Jordan Geiger, Thomas Jay Ryan, and Heather Alicia Simms star in The Correspondent, Ken Urban's psychological thriller, directed by Stephen Brackett, at Rattlestick Playwrights Theater.
Jordan Geiger, Thomas Jay Ryan, and Heather Alicia Simms star in The Correspondent, Ken Urban's psychological thriller, directed by Stephen Brackett, at Rattlestick Playwrights Theater.
(© Joan Marcus)

Do you believe in ghosts? What about the afterlife? Chances are, after a viewing of Ken Urban's unsettling drama The Correspondent, now receiving its world premiere at the Rattlestick Playwrights Theater, you'll be left questioning many of your deeply held beliefs. This sublimely disorienting production from director Stephen Brackett (Buyer & Cellar) is so disturbing because it is grounded in stark reality. You might feel like you've entered the Twilight Zone...only with full-frontal male nudity.

Philip Graves (Thomas Jay Ryan) is a senior partner at a Boston law firm. He recently saw his wife, Charlotte, die in front of him in a traffic accident, and he's wracked with guilt. He's hired an afterlife telegram service to contact her: That's when a terminally ill person charges a fee to pass along a message to the dead (yes, they really exist). Philip's messenger is Mirabel (Heather Alicia Simms), a young black woman dying of cancer. When Philip begins receiving letters from his wife (in her handwriting), he suspects that Mirabel might know something about it. She claims ignorance, but thinks the notes might have something to do with a mysterious hooded young man (Jordan Geiger) she's seen lurking around Philip's Beacon Hill home.

Our journey mirrors Philip's. He doesn't know whom to believe in this world of unreliable narrators, and neither do we. Urban has wisely written his protagonist as a staid and well-educated professional (the kind of person who might attend a downtown writer's theater) — one who is highly unlikely to believe in the supernatural, but in his emotionally fragile state is more open than usual. And considering we're sitting in a theater (where magic often happens), so are we.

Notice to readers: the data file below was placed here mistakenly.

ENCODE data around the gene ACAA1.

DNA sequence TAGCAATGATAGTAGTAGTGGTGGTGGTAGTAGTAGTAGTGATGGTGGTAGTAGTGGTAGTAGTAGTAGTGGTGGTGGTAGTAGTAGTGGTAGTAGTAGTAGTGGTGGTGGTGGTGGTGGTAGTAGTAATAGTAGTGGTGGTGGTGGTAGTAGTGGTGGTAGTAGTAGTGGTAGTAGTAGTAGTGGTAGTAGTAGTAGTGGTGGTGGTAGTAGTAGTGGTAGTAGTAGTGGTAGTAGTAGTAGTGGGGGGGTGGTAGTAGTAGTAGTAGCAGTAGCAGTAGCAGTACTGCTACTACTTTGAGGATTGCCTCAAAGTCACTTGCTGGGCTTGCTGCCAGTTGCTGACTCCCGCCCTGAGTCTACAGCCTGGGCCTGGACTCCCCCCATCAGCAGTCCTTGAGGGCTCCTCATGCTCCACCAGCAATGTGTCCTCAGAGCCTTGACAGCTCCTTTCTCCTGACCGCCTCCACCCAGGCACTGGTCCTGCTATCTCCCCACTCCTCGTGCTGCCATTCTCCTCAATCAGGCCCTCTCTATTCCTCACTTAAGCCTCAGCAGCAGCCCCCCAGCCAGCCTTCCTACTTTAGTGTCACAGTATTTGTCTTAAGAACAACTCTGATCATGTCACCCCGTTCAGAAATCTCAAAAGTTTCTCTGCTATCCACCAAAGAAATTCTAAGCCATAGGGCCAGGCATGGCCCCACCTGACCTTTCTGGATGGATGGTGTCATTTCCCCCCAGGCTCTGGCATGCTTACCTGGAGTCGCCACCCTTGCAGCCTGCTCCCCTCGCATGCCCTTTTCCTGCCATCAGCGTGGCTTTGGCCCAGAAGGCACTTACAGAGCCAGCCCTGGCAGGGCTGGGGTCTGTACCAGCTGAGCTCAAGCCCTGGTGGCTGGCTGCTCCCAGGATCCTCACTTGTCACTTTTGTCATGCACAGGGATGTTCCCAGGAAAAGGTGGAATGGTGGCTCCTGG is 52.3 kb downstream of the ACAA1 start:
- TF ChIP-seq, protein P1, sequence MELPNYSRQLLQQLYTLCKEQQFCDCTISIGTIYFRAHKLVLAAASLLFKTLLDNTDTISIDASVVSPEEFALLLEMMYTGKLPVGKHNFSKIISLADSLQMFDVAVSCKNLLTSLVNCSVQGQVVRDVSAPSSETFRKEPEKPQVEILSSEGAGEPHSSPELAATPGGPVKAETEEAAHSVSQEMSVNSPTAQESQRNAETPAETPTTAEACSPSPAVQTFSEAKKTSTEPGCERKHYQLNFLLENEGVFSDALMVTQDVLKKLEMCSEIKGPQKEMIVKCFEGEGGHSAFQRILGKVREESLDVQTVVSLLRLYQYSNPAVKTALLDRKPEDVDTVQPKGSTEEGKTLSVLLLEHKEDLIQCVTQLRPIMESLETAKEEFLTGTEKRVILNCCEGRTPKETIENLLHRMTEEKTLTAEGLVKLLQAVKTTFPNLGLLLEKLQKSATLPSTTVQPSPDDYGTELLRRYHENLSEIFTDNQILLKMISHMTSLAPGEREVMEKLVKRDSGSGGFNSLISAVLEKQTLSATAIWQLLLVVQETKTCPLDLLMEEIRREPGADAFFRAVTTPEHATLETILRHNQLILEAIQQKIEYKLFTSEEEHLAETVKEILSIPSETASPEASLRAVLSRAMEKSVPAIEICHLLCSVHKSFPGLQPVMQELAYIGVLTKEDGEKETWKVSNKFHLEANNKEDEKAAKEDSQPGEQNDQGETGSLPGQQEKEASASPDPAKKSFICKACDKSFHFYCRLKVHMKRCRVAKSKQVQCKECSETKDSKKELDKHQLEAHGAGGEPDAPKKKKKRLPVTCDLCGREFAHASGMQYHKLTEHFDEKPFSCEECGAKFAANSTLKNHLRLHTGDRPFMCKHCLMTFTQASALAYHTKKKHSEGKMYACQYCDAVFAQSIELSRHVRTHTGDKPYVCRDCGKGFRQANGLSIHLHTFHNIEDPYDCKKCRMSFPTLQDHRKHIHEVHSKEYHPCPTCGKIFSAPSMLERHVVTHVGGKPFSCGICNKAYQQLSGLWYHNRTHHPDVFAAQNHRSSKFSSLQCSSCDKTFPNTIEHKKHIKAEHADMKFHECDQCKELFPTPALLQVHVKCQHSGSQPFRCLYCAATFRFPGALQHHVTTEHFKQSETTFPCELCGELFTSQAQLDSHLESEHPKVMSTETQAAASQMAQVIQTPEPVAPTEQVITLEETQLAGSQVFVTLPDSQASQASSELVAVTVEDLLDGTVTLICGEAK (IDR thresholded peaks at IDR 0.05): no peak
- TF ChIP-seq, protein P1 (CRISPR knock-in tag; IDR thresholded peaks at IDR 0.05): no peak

The design of this play is flawless. Andrew Boyce has imagined Philip's apartment down to the slightest detail, from the wood paneling to the wilted condolence flowers to the Jonathan Franzen novels molding on the built-in shelves. Lighting designer Eric Southern has created a dark world, mostly visible through the yellow incandescent bulbs one would expect to illuminate hours of silent reading, washed down with copious amounts of red wine. With her cardigan on the chair and a half-eaten meal preserved like a shrine, one can still feel Charlotte's ghost haunting the room. Mostly, though, the space feels incredibly lonely. Every item on the actors' bodies (Mirabel's bubble coat, Philip's reading glasses, the young man's thin white briefs) is ideally selected by Jessica Pabst for maximum realness. Daniel Kluger's eerie sound design underscores the proceedings with an intensity that grows as we follow Philip further down the rabbit hole.

The steady and detailed approach Brackett has taken with the design crosses over into the performances. Ryan's Philip is lawyerly and controlled, but with deep emotional scars that are just barely scabbed over. Simms' Mirabel offers the kind of lovingly delivered straight talk that can easily cross over into malice at a moment's notice. As the young man, Geiger is given the difficult task of selling the most strange and unusual aspects of this chilling tale; the more unlikely his story becomes, the more you want to believe him, I imagine much the same way Philip does.

You don't want to miss this disquieting play, the specter of which will likely linger in your thoughts for days after.